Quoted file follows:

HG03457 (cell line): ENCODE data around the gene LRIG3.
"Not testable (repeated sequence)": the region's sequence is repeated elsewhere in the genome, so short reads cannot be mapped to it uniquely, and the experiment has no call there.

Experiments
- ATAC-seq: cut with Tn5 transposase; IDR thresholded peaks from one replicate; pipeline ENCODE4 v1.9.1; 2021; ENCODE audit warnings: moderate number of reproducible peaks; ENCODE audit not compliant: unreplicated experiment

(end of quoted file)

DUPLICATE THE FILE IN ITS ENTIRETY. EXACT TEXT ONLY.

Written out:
HG03457 (cell line): ENCODE data around the gene LRIG3.
"Not testable (repeated sequence)": the region's sequence is repeated elsewhere in the genome, so short reads cannot be mapped to it uniquely, and the experiment has no call there.

Experiments
- ATAC-seq: cut with Tn5 transposase; IDR thresholded peaks from one replicate; pipeline ENCODE4 v1.9.1; 2021; ENCODE audit warnings: moderate number of reproducible peaks; ENCODE audit not compliant: unreplicated experiment